Many people won't be surprised that Josh Hartnett is pretty good at playing a person who has an inability to emote. And it won't surprise those familiar with filmmakers Ronald Bas (who wrote Rain Man) and Petter Naess (who directed the brilliant, offbeat Swedish buddy film Elling), that Mozart and the Whale is a competent and occasionally touching portrayal of Asperger's Syndrome.

Shot in and around Spokane in 2004 -- including a clever montage that turns Cat Tales, the STA Plaza and the greenhouse at Manito into an urban zoo -- the film centers on the hesitant love between Donald Morton (Hartnett) and Isabelle Sorenson (Radha Mitchell). Both have Asperger's, a condition that often makes people unbelievably bright and driven, but which also hamstrings their ability to communicate and form interpersonal bonds. This makes Donald and Isabelle's courtship rocky, to say the least.

Problem is, there's no entry point for the audience, and for those with no experience with Asperger's or autism, this is a deeply confusing film. Things happen, we see the characters interact, misunderstandings occur, but we never really understand why. We don't understand the processes of Asperger's. We're never allowed inside the character's heads. (You should do a little homework before watching the film because the tragic beauty of the syndrome certainly isn't explained during it.)

Donald saying "I take things literally" is all the background we get, leaving a void where there might be considerable nuance. Imagine being unable to understand or process abstract content. Imagine not being able to process sarcasm. Imagine not being able to make a cognitive leap between what is said and what is actually meant, beyond the most obvious and most literal. We aren't made to understand these things, and thus we remain detached from their experience.

The film would have benefited from a non-autistic straight man for the characters to play off, the way Tom Cruise's Charlie Babbit gave the audience a lens through which to identify with his autistic brother, Raymond, in Rain Man. Charlie's struggle to understand aided our struggle to understand.

There are also some massive continuity errors and gaps of fact. About 50 minutes into the film, as Isabelle is trying to convince Donald to buy a house with her, he begins to yell. "Don't you remember I lost my job?" he wails. No, we don't remember that. In fact, we never knew he had a job. I'd assumed, to this point, that he was on state assistance or something. Then, later, as Isabelle gets him an interview for a data entry job (a nice fit, as Donald is a mathematical savant), he once again freaks out, saying, "I drive a cab! That's what I do." Cab driver? You don't say. That's a fruitful bit of information, offering potential for a great storyline, but it's wasted.

You get that sense of waste a lot watching Mozart and the Whale, as you speed through its complex set of lives and relationships in a little less than 90 minutes. There are wonderful stories here, and the film might have coalesced if those stories were given the time they needed to develop. Then we might have gotten a little of Donald actually driving that cab. Being forced to negotiate with him the minefield of sarcasm and symbolism that so-called neurotypicals (people without autism) take for granted would have helped us understand his struggle and, by extension, it would have helped us understand him. Isabelle's job at the hair salon might have been used to similar effect.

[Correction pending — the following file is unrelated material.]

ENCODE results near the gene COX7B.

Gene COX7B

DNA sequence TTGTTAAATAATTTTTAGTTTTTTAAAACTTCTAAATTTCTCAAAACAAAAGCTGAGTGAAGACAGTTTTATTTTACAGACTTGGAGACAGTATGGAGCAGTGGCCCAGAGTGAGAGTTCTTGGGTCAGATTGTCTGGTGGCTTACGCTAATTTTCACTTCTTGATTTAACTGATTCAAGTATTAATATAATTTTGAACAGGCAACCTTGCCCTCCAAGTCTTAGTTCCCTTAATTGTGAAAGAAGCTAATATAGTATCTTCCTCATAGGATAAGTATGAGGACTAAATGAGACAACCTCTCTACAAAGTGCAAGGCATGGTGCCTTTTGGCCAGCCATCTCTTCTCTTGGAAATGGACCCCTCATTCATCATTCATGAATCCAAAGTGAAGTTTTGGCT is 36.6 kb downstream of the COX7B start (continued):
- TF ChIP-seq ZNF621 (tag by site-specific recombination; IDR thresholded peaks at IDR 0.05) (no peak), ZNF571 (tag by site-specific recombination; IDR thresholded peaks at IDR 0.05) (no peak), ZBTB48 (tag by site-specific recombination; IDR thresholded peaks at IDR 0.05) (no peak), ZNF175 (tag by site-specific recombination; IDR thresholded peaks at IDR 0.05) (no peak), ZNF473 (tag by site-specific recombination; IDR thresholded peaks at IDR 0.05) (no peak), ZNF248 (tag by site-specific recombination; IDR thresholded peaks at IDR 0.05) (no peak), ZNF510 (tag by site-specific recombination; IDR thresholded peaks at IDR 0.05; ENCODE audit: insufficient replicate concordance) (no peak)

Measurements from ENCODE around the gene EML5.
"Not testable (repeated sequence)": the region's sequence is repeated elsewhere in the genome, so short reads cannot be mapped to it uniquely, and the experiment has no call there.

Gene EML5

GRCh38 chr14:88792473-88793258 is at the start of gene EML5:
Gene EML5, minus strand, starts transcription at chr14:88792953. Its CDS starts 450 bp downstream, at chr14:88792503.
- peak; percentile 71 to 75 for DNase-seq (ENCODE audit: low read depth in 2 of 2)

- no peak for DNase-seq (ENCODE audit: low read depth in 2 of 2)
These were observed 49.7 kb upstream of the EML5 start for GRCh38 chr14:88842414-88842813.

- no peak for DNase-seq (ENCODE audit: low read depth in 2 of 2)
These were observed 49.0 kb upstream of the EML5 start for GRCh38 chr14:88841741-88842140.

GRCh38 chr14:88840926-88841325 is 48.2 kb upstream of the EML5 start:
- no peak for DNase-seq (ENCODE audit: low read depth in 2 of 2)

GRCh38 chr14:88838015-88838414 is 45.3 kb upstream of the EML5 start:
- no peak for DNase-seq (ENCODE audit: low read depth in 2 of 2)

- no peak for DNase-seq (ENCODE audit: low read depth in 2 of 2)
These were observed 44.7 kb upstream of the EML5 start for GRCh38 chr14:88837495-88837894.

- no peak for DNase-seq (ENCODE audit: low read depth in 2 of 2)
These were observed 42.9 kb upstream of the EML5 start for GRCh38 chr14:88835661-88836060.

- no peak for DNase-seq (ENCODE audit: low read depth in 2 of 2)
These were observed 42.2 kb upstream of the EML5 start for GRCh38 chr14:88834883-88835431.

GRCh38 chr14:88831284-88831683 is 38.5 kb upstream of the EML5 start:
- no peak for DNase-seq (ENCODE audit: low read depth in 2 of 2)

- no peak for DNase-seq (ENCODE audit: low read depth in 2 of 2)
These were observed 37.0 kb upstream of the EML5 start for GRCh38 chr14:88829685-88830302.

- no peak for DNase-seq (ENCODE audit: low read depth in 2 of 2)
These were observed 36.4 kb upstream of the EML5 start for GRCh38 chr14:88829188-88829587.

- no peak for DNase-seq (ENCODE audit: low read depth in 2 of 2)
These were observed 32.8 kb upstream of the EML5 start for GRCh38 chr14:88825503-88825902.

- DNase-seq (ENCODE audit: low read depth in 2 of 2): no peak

It's a shame, because Mozart has many of the elements that make great movies. The pieces, though, never fit together, much less cohere into any kind of whole. Like watching Hartnett walk into a downtown apartment building only to look out his window in the next scene and see Charley's on North Monroe, the whole film feels similarly scattershot, like a surface level ramble through a dysfunctional relationship, rather than a probing meditation on the universality of love and on the mutual hardships that tie people together.

Not only do they fail to draw those parallels between the autistic and the neurotypical, the filmmakers often derive empathy in ways they didn't intend to. Many autistic people have an acute sensitivity to auditory stimuli, making the world an overwhelming, maddeningly cacophonous place. Mimicking this, the film's musical score (composed with ham fists by Sleepover's Deborah Lurie) intrudes loudly on every scene, crashing mightily against whatever action is onscreen. Ditto the handful of pop tunes that intone on occasion. Good luck trying to follow Donald and Isabelle's romance while some guitar lick straight out of the Alice in Chains songbook drowns out the dialogue.

Early in the film, Isabelle is assaulted by the sound of a carnival ring toss game. She drops to her knees, covers her ears and screams, "Make it stop! Make it stop!" In that moment I felt overwhelming empathy for her. Not the kind of identification the filmmakers were looking for, but it was nice to feel connected on some level.

Mozart and the Whale; Rated PG-13; Directed by Petter Naess; Starring Josh Hartnett,Radha Mitchell

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About The Author

Luke Baumgarten

Luke Baumgarten is commentary contributor and former culture editor of the Inlander. He is a creative strategist at Seven2 and co-founder of Terrain.